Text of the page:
Utilising VueJS to deliver reliable, responsive and engaging PWA’s
This article will describe how we utilise the VueJS framework to deliver reliable, responsive and engaging Progressive Web Applications for both our Sitecore and non Sitecore clients.
There are a number of prerequisites to allow a web browser to identify a Progressive Web Application. This will in turn allow the users to install the application on their mobile devices. These prerequisites will also allow the website to prompt the user with an installation notification when they first access the website.
The following are the technical requirements for a Progressive Web Application:
For the CSS gurus out there, this is your time to shine! Solid stylesheets are required to deliver engaging content via your progressive web applications.
Sit within the public folder of your application. The manifest tells the web browser how the application is configured. It will include the application name, icons to use and display modes for the application (standalone,full screen, minimal UI, browser). Here is an example of what that would look like:
When developing, you may force-install your application without HTTPS. However, for the browser to detect if an application is installable, SSL is required. This will prompt the user with the install button in the address bar
Every route (or URL) on your website must be unique. In addition, individual pages must all be deep linkable via URLs
If your application needs to work offline via cache, a service worker is required, otherwise, it is not necessary. For some applications, particularly ones that are dependent on API interaction; which invokes live-data, sevice workers can be excluded.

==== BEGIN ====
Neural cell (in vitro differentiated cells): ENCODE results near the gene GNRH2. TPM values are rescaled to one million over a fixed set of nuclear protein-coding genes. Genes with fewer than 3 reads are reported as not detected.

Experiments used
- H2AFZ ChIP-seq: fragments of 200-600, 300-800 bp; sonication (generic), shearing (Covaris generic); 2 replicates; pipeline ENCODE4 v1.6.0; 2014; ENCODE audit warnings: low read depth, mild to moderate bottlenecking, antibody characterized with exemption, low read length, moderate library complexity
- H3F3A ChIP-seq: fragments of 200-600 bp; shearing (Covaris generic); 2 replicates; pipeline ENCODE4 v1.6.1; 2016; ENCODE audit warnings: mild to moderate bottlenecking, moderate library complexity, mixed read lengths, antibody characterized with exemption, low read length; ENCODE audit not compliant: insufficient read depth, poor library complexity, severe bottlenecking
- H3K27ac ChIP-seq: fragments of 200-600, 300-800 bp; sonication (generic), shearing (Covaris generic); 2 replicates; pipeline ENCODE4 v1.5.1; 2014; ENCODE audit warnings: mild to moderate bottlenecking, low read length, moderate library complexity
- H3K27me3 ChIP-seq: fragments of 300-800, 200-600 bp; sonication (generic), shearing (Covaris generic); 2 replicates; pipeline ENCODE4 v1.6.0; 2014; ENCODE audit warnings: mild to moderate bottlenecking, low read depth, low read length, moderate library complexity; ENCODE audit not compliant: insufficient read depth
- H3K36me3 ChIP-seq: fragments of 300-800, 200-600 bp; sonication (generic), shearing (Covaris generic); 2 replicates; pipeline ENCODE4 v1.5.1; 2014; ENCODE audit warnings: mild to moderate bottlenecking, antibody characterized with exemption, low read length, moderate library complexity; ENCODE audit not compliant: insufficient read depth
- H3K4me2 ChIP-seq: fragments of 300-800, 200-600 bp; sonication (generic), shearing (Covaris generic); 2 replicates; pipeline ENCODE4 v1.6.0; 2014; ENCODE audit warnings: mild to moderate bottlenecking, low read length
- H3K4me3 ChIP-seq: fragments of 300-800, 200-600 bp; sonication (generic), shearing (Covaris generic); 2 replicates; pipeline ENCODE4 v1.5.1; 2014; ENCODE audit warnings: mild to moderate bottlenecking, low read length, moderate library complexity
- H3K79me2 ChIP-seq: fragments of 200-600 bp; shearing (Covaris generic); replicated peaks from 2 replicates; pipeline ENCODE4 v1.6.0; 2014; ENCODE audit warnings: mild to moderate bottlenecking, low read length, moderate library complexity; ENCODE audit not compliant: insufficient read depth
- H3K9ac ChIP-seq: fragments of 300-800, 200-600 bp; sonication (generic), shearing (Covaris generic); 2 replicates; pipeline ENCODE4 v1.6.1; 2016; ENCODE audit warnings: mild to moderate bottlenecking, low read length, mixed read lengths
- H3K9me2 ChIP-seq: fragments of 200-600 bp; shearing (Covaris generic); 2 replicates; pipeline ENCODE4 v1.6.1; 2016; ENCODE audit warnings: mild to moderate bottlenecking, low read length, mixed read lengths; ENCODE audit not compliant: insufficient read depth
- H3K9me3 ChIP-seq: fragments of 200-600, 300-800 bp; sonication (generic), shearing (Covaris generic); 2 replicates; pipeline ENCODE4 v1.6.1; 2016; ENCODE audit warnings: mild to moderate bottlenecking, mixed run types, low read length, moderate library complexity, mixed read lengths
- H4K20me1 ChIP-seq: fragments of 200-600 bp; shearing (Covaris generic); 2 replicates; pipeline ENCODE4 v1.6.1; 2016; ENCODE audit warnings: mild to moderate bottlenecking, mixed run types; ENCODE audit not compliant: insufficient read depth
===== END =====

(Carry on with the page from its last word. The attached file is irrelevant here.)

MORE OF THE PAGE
The following article details how to install Vue CLI onto your local computer. Once installed, simply run the following command:
The following interface will be presented and you can begin creating your VueJS project.
From the interface, navigate to Configuration → PWA. The PWA configuration page will allow you to configure the application”s manifest.json (one of the prerequisites mentioned above).
Let”s go over the options
Defaulted to GenerateSW (default) - This option will automatically create a service worker implementation in your code base. Use this option for now.
This will be mapped to the name property in the manifest.json. It is just a string, and will appear in the application”s title bar.
You can choose your branding here using the colour picker.
When the application loads, this will be your splash background color.
The title bar background colour.
on iOS, there are three options; default, black and black-translucent.
This is the value for cross-origin attribute within the manifest link tag in the generated HTML. You may be required to set this if your PWA is sitting behind an authentication proxy.
Once configured, click on Save changes. You can view these changes (using an IDE of your choice) within the vue.config.js file under the root directory.
From the Vue User Interface, the application can be served in development mode. To do this, navigate to Tasks → Serve → Run task → Open app
Since we do not have HTTPS, we can force-install the application through the browser options menu like so:
Once installed, we will be able to see the application in the Microsoft Windows start menu or the home screen of the mobile devices.
At Switch, we deliver solutions which include the capability to run as a Progressive Web Application for both our Sitecore and non-Sitecore customers. This is to ensure that we provide a variety of ways for viewing their beautifully designed websites.
Whilst we have shown an example running on a VueJS application, there are many different frameworks available which support Progressive Web Application.
To summarise; Progressive web applications will require specific albeit minimal configuration to run. Hopefully, after reading this article, you can all begin working on PWAs of your own.
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